Arizona Asks Supreme Court to Stop California From Imposing California Tax on Passive LLC Investments

We’ve highlighted this issue before. Suppose you are an Arizona resident, and you form Primary LLC in Arizona. Its main purpose is owning a warehouse in Phoenix. But you have some extra money in the LLC, so you invest in Secondary LLC, a Nevada LLC. Secondary invests in various things, including Tertiary LLC, a California LLC. Would the Franchise Tax Board, California’s income tax agency, allege that Primary LLC is doing business in California? You bet. Would they come after you for California’s minimum $800 a year LLC tax? Absolutely. Would they then assess late filing penalties, filing fees, and interest if you don’t pay, and issue payment demands through banks? Of course they have and will do so.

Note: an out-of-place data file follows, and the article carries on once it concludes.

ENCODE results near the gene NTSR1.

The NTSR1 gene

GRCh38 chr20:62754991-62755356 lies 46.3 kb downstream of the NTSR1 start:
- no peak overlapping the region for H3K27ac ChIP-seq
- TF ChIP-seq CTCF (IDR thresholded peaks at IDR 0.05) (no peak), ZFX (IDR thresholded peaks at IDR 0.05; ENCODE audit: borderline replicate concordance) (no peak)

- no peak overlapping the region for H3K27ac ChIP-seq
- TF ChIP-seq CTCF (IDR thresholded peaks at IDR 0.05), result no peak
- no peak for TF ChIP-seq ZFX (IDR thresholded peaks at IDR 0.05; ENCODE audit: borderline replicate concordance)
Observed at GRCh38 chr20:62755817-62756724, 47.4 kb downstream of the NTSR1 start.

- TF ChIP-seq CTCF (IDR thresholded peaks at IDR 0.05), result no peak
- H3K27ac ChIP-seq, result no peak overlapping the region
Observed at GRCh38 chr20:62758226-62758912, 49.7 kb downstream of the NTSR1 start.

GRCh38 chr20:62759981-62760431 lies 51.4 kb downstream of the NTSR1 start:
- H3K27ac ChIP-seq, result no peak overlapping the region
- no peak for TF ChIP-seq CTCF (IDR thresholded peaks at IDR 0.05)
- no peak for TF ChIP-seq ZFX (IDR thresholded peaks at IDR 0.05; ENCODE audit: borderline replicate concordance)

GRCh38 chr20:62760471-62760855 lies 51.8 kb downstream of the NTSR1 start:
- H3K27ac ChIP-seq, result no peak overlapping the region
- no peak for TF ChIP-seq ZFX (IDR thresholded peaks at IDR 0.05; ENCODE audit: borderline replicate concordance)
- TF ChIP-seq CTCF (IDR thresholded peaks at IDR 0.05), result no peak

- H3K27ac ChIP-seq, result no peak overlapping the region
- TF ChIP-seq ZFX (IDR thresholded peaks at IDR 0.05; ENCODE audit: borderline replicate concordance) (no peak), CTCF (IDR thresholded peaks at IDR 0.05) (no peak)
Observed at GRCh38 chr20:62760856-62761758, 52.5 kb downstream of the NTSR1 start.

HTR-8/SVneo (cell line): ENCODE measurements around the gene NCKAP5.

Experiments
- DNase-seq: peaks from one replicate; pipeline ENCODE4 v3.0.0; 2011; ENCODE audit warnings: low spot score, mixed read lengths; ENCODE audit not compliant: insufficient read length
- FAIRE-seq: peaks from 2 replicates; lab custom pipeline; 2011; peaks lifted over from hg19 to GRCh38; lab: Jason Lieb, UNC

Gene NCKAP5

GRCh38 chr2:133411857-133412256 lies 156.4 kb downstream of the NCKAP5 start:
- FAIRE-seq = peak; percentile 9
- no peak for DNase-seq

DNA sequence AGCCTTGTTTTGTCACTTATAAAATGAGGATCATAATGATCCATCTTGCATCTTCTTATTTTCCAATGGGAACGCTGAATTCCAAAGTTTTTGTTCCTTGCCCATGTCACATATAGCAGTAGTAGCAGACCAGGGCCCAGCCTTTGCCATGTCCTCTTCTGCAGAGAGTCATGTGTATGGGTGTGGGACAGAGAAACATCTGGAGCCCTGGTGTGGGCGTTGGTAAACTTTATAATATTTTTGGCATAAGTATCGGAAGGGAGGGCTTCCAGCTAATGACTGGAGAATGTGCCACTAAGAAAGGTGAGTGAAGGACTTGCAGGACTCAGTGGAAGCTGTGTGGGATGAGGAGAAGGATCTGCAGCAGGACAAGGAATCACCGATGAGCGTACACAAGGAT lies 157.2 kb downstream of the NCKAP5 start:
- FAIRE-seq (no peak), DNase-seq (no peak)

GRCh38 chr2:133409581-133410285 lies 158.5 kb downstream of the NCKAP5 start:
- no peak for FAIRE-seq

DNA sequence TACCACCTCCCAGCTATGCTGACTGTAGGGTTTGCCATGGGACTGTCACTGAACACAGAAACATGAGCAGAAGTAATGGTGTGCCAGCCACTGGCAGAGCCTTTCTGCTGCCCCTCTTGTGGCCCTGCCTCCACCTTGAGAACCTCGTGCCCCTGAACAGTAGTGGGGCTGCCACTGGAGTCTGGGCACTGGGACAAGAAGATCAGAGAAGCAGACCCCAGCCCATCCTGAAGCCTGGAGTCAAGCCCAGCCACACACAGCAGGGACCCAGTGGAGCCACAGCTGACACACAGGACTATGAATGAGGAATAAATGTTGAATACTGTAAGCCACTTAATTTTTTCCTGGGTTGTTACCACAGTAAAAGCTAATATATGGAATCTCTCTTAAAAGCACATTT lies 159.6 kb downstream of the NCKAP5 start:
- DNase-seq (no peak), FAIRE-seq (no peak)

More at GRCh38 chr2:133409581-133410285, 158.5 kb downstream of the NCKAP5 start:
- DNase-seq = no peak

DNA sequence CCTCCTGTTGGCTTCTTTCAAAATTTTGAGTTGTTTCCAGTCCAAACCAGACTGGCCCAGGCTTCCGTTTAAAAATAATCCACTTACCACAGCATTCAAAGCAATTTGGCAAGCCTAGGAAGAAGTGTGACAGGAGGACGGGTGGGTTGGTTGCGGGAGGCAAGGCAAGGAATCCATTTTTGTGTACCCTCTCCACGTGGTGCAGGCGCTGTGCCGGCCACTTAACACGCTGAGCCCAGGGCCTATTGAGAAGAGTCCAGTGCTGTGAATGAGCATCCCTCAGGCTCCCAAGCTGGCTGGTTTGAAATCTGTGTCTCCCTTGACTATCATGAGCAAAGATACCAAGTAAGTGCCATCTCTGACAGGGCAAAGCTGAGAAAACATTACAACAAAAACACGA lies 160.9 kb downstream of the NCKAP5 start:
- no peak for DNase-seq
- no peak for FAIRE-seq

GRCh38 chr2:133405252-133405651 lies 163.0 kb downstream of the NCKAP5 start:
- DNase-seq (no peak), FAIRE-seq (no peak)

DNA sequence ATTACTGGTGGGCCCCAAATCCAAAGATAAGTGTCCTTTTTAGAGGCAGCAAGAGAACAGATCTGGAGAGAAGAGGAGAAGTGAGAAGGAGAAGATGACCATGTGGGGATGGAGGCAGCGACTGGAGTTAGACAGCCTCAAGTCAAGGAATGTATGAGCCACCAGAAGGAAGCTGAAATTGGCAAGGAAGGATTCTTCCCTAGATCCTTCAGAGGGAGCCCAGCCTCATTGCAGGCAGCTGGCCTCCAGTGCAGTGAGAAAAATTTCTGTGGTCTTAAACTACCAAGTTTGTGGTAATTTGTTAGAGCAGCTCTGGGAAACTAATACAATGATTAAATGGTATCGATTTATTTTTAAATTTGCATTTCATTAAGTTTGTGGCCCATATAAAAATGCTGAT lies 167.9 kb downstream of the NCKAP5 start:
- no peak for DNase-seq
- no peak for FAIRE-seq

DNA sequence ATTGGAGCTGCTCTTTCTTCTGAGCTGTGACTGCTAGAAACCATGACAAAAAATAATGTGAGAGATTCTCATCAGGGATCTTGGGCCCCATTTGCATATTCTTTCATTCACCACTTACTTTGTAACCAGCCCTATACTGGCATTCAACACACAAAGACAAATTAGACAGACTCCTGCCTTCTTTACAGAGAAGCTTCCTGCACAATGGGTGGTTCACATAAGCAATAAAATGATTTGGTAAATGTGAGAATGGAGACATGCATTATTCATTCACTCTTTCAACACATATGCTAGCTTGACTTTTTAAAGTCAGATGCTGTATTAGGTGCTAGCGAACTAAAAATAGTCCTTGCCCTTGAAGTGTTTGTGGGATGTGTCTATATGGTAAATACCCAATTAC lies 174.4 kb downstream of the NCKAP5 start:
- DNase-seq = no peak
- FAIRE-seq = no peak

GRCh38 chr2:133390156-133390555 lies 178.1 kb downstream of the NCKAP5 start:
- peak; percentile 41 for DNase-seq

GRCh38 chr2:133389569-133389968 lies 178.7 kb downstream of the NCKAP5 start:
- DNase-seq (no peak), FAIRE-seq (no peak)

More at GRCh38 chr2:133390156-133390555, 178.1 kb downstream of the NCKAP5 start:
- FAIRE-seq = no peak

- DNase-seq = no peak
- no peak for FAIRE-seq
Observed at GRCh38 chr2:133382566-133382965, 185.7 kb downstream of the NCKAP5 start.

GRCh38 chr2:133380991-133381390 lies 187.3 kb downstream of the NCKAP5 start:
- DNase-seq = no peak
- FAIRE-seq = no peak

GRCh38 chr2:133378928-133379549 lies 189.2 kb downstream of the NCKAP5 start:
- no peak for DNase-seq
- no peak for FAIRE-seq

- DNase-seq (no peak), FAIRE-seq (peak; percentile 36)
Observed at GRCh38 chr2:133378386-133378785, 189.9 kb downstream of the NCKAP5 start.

Arizona’s Attorney General, Mark Brnovich, doesn’t like this. He alleges that California is illegally going after Arizona LLCs, and illegally demanding payments from Arizona banks. Mr. Brnovich is asking the US Supreme Court to allow Arizona to sue California at the Supreme Court, as there’s no other venue for such a lawsuit. The Supreme Court will likely rule on the first issue–whether the lawsuit can proceed–before the end of June. If the Supreme Court allows the lawsuit, it would likely be heard next fall or winter in Washington.

By the way, those entities who have fought the FTB in California courts have won their cases. The problem, though, is it costs just $800 to pay the LLC tax; it costs thousands of dollars to fight the FTB. Mr. Brnovich is absolutely correct that it doesn’t make sense for most companies to fight California.

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